Immusol Inc., one of four biotechnology companies involved in acollaboration with Pfizer Inc., said Thursday the agreement could beworth up to $49 million to the privately held gene therapy firm.

In March, Pfizer launched an expansion of its drug discovery effortsby allocating $115 million to fund research at Immusol, MycoPharmaceuticals Inc., of Cambridge, Mass., and two U.K.-basedcompanies, AEA Technology and Oxford Asymmetry. The alliancescollectively operate under the umbrella name, Pfizergen. (SeeBioWorld Today, March 24, 1995, p. 1.)

Initially, specific terms of the collaborations were disclosed only forMyco, which could receive as much as $50 million over the next fouryears. Myco uses genetic engineering of fungi and bacteria todevelop drugs.

Immusol, of La Jolla, Calif., is developing ribozyme gene therapy tofight HIV and AIDS. AEA, a British government-owned companyhas technology for analyzing functions of genes and OxfordAssymetry, of Abingdon, England, is involved in combinatorialchemistry.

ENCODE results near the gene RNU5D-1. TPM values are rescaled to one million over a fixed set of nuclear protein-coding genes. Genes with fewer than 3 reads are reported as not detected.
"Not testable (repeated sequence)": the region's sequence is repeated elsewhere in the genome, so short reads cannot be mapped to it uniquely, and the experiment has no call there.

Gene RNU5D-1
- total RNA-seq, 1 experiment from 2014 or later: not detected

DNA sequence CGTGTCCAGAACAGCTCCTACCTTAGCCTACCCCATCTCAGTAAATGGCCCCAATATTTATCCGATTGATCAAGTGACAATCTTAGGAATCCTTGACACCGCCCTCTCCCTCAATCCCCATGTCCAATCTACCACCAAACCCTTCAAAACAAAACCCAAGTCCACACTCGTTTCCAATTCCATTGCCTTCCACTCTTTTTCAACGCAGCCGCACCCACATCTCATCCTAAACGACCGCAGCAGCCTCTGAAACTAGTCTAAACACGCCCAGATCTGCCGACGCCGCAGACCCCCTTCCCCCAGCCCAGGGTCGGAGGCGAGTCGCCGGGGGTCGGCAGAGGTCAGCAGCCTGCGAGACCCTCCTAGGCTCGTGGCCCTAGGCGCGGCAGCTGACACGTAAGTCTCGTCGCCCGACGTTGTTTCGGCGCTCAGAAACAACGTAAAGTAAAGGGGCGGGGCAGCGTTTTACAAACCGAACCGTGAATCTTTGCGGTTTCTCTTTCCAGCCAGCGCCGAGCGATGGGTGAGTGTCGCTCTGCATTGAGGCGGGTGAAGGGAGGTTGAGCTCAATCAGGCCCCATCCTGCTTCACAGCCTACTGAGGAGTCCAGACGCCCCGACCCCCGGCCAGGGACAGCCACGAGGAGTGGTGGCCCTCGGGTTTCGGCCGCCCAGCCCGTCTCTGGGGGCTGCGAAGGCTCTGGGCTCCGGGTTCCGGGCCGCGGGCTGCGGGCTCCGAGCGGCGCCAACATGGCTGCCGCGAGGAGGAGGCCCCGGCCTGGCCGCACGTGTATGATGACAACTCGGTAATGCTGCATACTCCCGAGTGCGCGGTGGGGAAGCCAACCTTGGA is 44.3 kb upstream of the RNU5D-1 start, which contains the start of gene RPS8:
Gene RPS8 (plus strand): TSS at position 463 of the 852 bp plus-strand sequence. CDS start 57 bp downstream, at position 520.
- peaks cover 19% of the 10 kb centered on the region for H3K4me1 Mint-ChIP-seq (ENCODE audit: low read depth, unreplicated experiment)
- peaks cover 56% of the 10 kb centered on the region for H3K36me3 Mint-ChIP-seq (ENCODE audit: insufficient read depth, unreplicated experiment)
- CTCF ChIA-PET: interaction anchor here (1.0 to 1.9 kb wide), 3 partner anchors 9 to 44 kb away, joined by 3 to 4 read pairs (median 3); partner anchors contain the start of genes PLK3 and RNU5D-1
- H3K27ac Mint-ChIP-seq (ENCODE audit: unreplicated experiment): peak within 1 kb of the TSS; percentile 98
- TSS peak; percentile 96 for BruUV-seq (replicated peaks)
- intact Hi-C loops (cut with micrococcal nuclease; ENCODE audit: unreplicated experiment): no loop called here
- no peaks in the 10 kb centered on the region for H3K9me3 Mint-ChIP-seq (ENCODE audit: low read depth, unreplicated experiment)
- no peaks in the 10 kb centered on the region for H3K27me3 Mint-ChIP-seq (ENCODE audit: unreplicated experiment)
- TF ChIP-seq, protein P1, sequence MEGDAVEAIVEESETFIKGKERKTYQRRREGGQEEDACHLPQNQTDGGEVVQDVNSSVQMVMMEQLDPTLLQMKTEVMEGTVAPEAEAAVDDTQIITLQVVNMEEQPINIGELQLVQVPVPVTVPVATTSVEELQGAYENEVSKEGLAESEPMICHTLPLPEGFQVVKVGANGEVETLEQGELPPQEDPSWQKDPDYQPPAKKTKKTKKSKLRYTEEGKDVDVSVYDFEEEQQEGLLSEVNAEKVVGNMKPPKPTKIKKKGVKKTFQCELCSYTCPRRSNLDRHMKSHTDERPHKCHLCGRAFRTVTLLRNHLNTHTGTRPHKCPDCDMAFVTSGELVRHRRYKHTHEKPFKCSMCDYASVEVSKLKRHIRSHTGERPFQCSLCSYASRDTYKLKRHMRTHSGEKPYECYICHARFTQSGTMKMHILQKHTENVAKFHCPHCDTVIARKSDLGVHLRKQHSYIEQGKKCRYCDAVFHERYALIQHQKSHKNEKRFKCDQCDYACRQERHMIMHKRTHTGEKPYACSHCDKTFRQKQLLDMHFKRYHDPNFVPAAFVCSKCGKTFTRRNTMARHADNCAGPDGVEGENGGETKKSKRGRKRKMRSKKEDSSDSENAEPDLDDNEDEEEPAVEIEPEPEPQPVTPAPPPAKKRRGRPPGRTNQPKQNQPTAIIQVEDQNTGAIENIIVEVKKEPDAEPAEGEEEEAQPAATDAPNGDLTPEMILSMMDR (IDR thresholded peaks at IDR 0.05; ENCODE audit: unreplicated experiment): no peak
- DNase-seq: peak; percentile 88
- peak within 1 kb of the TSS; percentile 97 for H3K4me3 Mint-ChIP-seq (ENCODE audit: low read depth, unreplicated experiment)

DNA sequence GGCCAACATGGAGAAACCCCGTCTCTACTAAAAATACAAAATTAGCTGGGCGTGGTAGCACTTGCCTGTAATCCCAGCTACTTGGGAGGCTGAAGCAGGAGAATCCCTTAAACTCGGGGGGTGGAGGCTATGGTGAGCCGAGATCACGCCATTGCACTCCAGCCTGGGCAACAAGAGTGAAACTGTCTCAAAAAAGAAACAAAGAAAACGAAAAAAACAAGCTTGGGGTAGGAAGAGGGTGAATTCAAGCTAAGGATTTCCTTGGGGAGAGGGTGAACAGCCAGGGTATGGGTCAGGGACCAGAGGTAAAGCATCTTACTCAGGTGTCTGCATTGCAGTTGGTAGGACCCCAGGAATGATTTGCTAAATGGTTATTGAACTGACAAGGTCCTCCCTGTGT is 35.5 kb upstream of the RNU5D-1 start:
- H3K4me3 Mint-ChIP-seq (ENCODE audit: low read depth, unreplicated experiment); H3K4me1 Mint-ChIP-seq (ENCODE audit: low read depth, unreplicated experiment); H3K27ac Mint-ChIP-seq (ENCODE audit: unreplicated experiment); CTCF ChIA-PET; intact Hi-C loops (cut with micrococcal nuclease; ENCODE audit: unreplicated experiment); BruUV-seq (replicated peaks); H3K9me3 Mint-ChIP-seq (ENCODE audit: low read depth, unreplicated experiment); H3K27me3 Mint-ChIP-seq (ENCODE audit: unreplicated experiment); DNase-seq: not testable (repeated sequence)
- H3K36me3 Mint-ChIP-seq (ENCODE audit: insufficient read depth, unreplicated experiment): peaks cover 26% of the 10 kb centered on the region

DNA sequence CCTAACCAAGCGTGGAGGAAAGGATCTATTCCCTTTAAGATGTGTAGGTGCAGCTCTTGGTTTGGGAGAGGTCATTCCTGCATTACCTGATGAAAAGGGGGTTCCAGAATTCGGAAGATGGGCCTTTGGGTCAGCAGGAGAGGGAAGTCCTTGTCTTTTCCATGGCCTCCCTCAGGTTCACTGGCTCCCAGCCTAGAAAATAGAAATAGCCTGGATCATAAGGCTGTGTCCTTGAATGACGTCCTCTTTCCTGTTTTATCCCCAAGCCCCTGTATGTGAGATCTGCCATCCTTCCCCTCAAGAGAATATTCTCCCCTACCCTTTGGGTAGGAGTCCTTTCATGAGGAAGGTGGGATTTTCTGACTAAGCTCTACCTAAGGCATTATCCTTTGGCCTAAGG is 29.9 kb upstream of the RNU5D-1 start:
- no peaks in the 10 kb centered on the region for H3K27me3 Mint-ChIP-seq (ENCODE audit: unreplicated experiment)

Tsvi Goldenberg, chairman and CEO of Immusol, said Pfizer madean equity investment and will provide research funds and milestonepayments that could total $49 million over the next five years. Headded that Immusol expects to begin clinical trials with its ribozymegene therapy in HIV patients this summer.

In discussing the technology, Goldenberg said, healthy T cells fromHIV patients will be isolated and transduced ex vivo with retroviralvectors carrying a gene to express a ribozyme that is designed toprotect the cells from the virus when they are reintroduced.

In preclinical studies, Goldenberg said, the ribozyme hasdemonstrated the ability to cleave the RNA of the HIV in two stages_ pre- and post-integration of the virus to the DNA of the T cells.

Although the ribozyme gene therapy will not kill HIV in infectedcells, the expectation is that it will stop it from progressing. n

-- Charles Craig

(c) 1997 American Health Consultants. All rights reserved.